Armed with NEH Grant, Railton Marshals Team to Build ‘Digital Yoknapatawpha’

“In many respects, digital humanities and Faulkner’s imagination were made for each other,” said English professor Stephen Railton of the University of Virginia’s College of Arts & Sciences.

He and a U.Va. team of database and Web developers are creating an online resource to enable the mapping and study of William Faulkner’s fiction and his imaginary county of Yoknapatawpha. The project will include two dozen Faulkner scholars from around the country who have signed on since the University Library’s Digital Media Lab built the digital prototype in 2011.

Now, Railton has won a National Endowment for the Humanities grant to develop the prototype of “Digital Yoknapatawpha,” one of 23 awards the NEH made in its Digital Humanities Start-Up Grant Program.

Widely recognized as one of the human imagination’s greatest achievements, Yoknapatawpha is the imaginary county in northeastern Mississippi that serves as the setting for Faulkner’s major works, 15 novels and 48 stories written between 1926 and 1960.

The nearly $60,000 grant “will enable the project’s national team of scholars to conceptualize larger questions about Faulkner’s fiction and, with U.Va. technologists, to develop digital ways to answer them, opening up digital pathways to new patterns of meaning, new insights into the author’s art, and the working of the imagination,” Railton wrote in a description of the project.

“First, it aspires to reshape the teaching of, and scholarly engagement with, the art of one of American literature’s greatest authors. At the same time, it seeks to provide models for new forms of engagement with the largest questions that all students of literature and culture are trying to answer,” he wrote.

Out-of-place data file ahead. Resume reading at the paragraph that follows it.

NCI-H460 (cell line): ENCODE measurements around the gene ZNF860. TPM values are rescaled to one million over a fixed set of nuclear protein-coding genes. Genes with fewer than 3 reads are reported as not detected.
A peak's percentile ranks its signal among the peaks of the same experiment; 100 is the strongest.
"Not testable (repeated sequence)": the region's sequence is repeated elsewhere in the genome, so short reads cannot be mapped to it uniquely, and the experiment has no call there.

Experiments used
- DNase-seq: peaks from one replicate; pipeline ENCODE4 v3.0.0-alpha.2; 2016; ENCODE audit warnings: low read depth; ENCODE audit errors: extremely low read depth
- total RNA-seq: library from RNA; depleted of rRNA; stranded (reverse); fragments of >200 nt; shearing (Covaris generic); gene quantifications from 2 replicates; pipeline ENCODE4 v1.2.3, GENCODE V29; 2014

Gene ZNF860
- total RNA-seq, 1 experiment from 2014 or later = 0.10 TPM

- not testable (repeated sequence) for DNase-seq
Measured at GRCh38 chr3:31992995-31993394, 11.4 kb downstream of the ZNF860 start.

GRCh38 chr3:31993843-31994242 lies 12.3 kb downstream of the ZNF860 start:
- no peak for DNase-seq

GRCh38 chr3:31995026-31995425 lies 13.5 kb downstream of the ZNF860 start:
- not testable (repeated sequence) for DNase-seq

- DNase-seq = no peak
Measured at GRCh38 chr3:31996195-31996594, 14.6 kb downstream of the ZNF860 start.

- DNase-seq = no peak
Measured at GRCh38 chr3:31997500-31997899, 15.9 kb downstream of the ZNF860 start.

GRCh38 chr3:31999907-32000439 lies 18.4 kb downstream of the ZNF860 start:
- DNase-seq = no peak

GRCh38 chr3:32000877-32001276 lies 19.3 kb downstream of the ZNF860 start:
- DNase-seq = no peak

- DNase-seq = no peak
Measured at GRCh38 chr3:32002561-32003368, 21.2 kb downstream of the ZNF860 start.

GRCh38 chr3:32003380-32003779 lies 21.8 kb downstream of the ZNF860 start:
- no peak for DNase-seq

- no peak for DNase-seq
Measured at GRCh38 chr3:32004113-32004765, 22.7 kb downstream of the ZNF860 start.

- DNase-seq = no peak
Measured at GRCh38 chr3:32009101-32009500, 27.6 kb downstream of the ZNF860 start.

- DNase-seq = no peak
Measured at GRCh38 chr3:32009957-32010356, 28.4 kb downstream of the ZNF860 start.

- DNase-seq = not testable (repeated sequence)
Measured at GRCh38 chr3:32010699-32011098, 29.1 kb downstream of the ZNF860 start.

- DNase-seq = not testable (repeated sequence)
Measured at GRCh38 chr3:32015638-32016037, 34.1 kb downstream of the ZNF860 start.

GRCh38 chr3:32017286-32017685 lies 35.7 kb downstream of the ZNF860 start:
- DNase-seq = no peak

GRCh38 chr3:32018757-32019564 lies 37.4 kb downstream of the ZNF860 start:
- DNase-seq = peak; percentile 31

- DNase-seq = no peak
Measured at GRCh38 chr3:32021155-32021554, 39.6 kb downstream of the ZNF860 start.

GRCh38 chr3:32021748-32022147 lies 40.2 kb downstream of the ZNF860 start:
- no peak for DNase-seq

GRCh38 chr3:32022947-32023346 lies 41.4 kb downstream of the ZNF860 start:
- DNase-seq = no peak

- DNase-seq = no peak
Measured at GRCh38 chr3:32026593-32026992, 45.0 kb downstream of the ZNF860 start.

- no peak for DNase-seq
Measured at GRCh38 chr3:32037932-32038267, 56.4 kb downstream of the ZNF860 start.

The U.Va. team working with Railton includes Rafael Alvarado, from the Sciences, Humanities and Arts Network of Technological Initiatives, better known as SHANTI; Jama Coartney, from the University Library’s Digital Media Laboratory; and
Worthy Martin, co-director of the Institute for Advanced Technology in the Humanities. Together with a growing number of participating scholars, they aim to create a more sophisticated and interactive website that will continue to aggregate data of characters, events and settings from Faulkner’s Yoknapatawpha fiction.

Railton previously worked with the library’s Scholar’s Lab to post “Faulkner at Virginia: An Audio Archive,” from Faulkner’s time as U.Va.’s first writer-in-residence in 1957 and 1958. The online archive includes almost 30 hours of Faulkner reading from his fiction, giving remarks at public events and answering questions about his work in English classes at U.Va.

A major goal of the “Digital Yoknapatawpha” project, Railton said, is to enable users to visualize the writer’s larger, lifelong artistic and moral ferment: the acts of re-creation that were shaped by Faulkner’s continuously evolving social, historical, artistic and moral preoccupations.

“At the heart of our project is an atlas of interactive maps,” said Railton, who teaches 19th and 20th-century American literature, including courses on Mark Twain, in addition to his scholarly pursuits. When he began the project, he had something to work with in addition to Faulkner’s writing: the author drew and published two maps of Yoknapatawpha himself, in 1936 and 1946.

“Faulkner’s early, most Modernist novels experiment with nonlinear, a-chronological, recursive forms of narrative in ways that anticipate the dynamics of hyper-textuality,” Railton said. “And as his novels and stories kept returning to that one fictional ‘postage stamp of soil,’ as he called Yoknapatawpha, re-presenting characters, events and settings from previously published fictions in new stories, the world he was creating and re-creating became the sort of linked and inter-linked nexus of data points that Internet users navigate every time they go online.”

Railton acknowledged the work of scholars for more than half a century who have published in print guides to Faulkner’s plots and characters, themes and meanings. The “Digital Yoknapatawpha” project will draw on that accumulated body of information – “gratefully,” he said.

“But we believe that it is time to test the capacities of new technologies to record and explore Faulkner’s achievement, and to provide students and critics with new modes of apprehending all that it can teach us.”

Media Contact

Anne E. Bromley

University News Associate Office of University Communications